Once a manufacturer decides on their connected device "intelligence model," they still need to choose a wireless networking protocol. The dizzying set of wireless technologies connecting products at this year's CES included low-power Bluetooth, Zigbee, Z-Wave, Wi-Fi, cellular, ANT, RFID, white spaces, FM, proprietary 900 MHz protocols, and REFLEX—the old two-way paging network. The choice of networking technology depends on the type of experience the manufacturer is trying to create for the end user, with considerations that include how far the signal must carry, required bandwidth, interference-free signal availability, signal stability, and whether it operates in unlicensed (free) or licensed (paid) spectrum.
An example of how this choice affects the end user experience turned up during my demo of the "X12" Sleep Number bed. In addition to collecting and reporting a sleeper's heart rate, motion, and respiration to the cloud over a Wi-Fi connection, X12 also features adjustable head and foot height and vibration. The rep who was giving me the demo was unable to activate some of its physical controls because of Wi-Fi interference. While that's not likely to be a problem in a private home, Wi-Fi connectivity may not be the best choice for a device intended for use in public places.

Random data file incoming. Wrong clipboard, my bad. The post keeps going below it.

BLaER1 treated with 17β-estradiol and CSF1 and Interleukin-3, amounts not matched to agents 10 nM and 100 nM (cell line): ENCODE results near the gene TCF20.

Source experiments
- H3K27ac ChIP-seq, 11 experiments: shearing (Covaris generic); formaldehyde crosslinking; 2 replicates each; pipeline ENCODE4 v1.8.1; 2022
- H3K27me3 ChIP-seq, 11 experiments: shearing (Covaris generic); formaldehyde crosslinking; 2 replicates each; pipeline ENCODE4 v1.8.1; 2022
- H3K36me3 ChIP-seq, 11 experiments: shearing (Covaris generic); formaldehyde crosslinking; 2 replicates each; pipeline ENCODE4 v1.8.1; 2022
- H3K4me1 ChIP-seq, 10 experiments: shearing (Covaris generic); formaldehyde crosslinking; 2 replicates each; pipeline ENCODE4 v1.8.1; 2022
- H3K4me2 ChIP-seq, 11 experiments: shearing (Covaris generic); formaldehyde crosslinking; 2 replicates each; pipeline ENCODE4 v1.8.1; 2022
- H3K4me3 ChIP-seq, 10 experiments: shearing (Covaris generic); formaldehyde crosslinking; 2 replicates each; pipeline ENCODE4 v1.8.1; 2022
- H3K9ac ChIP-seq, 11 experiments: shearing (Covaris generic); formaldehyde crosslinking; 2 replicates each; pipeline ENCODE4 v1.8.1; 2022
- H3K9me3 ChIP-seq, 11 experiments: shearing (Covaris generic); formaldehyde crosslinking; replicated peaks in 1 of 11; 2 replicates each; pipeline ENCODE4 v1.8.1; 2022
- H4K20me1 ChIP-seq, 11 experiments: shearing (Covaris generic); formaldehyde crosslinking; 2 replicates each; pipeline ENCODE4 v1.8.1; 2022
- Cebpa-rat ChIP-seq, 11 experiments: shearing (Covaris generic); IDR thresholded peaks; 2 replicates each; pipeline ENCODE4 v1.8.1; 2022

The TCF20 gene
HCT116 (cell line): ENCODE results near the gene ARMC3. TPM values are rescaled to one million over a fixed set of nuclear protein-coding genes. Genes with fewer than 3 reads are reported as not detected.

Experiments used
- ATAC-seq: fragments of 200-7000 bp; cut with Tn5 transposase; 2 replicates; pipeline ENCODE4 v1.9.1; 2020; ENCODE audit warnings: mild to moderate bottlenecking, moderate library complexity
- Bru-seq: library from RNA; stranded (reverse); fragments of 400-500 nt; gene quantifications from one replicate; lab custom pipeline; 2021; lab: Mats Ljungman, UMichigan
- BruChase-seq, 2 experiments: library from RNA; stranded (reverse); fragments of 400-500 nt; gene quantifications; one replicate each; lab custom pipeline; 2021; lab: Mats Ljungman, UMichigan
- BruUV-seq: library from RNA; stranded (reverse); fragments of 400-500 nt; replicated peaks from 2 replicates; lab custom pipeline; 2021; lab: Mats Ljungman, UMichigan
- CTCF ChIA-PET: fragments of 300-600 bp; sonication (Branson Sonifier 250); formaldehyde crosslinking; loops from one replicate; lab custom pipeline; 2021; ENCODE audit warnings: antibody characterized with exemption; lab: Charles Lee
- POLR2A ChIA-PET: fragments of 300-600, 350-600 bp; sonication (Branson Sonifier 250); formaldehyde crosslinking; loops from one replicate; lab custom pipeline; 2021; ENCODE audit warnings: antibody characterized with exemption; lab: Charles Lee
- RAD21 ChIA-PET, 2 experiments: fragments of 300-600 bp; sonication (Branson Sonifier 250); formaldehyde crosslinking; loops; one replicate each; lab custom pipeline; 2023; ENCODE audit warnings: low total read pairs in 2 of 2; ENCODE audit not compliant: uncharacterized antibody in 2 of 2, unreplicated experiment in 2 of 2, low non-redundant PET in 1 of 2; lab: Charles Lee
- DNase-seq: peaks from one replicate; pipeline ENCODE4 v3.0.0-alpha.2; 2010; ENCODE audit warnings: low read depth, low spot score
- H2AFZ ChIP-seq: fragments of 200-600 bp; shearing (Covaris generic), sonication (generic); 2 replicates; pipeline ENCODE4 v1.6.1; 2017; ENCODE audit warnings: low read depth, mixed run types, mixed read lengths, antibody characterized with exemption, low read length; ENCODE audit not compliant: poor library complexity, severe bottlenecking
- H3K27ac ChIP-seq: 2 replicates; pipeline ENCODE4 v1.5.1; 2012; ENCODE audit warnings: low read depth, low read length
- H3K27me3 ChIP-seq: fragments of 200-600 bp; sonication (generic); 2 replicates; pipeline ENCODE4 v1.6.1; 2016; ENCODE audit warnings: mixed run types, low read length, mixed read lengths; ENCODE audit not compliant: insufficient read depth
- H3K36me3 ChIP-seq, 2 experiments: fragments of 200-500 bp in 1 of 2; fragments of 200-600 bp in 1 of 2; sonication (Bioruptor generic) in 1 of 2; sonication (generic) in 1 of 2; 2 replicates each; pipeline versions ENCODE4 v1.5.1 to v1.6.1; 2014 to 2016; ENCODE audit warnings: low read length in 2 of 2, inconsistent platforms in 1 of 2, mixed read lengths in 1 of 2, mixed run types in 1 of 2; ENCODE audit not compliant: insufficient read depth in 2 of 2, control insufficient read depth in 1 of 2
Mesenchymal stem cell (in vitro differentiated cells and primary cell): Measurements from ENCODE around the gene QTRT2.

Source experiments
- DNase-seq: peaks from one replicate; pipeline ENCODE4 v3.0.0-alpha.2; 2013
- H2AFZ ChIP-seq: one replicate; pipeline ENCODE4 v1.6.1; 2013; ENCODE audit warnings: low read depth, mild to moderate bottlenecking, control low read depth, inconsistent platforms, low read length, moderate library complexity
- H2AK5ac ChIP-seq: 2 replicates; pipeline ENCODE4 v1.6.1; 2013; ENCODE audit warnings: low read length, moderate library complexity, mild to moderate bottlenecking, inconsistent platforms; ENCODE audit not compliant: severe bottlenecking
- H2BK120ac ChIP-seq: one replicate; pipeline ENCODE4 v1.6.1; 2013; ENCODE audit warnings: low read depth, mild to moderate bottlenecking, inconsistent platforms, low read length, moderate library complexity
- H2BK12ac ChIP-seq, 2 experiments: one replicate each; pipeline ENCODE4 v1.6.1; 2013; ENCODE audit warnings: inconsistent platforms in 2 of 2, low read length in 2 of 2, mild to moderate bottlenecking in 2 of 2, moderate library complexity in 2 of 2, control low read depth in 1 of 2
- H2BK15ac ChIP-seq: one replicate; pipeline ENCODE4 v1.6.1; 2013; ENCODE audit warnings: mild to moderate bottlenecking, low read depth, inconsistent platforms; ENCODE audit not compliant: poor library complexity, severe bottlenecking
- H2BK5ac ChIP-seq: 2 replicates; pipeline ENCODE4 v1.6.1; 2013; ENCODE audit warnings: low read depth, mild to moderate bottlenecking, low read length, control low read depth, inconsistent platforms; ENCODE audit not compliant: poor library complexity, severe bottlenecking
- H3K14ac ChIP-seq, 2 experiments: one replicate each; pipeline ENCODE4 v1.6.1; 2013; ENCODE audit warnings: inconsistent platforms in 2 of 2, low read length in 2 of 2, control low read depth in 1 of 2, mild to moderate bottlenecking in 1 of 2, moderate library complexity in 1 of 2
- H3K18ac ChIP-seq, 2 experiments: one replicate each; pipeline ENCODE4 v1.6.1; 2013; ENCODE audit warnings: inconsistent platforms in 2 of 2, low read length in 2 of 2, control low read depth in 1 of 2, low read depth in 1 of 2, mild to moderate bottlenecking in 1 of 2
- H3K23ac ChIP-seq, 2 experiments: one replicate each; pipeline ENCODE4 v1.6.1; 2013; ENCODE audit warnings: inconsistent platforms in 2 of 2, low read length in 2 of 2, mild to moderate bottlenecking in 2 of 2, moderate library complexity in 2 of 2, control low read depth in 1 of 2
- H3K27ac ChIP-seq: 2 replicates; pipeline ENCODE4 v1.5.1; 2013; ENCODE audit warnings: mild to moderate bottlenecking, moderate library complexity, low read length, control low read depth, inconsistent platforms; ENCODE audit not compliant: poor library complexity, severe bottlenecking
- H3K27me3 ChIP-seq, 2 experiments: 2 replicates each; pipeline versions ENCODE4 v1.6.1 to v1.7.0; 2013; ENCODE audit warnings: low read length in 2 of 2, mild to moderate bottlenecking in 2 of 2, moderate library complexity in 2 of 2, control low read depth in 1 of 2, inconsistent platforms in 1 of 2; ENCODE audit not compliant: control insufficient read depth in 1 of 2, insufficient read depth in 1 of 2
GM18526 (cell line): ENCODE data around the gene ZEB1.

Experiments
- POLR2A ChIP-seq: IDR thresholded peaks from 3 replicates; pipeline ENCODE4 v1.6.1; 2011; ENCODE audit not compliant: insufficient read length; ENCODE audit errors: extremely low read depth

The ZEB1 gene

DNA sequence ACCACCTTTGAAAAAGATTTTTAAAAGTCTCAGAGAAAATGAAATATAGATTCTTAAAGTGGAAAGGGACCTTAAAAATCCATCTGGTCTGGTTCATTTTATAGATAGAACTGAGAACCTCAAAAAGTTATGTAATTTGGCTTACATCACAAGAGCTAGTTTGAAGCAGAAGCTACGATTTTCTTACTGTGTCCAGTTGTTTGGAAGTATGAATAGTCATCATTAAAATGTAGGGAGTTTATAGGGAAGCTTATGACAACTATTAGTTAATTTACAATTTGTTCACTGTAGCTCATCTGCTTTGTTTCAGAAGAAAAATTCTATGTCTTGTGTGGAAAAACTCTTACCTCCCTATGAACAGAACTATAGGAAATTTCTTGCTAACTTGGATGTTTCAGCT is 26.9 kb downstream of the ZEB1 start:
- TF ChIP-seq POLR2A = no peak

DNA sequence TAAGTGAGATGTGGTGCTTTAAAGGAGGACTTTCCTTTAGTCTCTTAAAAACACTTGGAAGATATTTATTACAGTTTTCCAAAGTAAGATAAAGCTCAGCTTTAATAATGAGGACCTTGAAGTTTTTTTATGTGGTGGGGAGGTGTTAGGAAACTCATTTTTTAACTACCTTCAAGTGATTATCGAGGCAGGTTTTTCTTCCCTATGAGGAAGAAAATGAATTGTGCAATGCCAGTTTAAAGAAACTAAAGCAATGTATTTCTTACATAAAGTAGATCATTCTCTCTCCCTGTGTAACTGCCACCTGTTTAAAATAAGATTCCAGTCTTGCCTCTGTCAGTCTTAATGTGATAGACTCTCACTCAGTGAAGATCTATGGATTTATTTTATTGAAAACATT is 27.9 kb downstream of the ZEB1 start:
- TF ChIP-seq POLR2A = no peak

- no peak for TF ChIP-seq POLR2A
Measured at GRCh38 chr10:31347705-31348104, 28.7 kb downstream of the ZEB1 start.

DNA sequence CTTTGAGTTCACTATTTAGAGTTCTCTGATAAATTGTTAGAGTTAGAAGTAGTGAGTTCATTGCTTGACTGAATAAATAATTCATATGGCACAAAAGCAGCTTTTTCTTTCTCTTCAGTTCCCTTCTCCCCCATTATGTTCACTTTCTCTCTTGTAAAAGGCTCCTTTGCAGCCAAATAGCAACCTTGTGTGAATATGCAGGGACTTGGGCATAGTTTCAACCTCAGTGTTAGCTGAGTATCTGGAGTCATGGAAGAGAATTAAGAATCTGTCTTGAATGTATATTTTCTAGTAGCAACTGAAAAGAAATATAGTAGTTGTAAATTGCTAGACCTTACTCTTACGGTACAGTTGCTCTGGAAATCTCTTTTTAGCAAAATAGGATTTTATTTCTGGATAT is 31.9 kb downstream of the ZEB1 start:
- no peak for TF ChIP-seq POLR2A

Ultimately, the choice of how to connect and control a wireless device comes down to how the reliability and performance of the networking architecture and protocol affects the end user value proposition. Many new devices introduced at this year's CES provide solid end-user value, including ADT and Lowe's Iris connected-home solutions, Honeywell's remote radiator controllers, DACOR's connected stoves, Neat's cloud-connected scanners, Dropcam's Wi-Fi Webcams, Schwinn's GPS bike navigator, and even the Gunbox, an RFID or biometric-locked handgun case.
By focusing on creating an experience that provides real lifestyle value for the end user, these manufacturers are producing products that connect seamlessly, work in the background, and provide their users with valuable data and services that create ease, promote health, and improve safety. Their networking choices underlie all of these success points. Choose wisely when that choice is yours.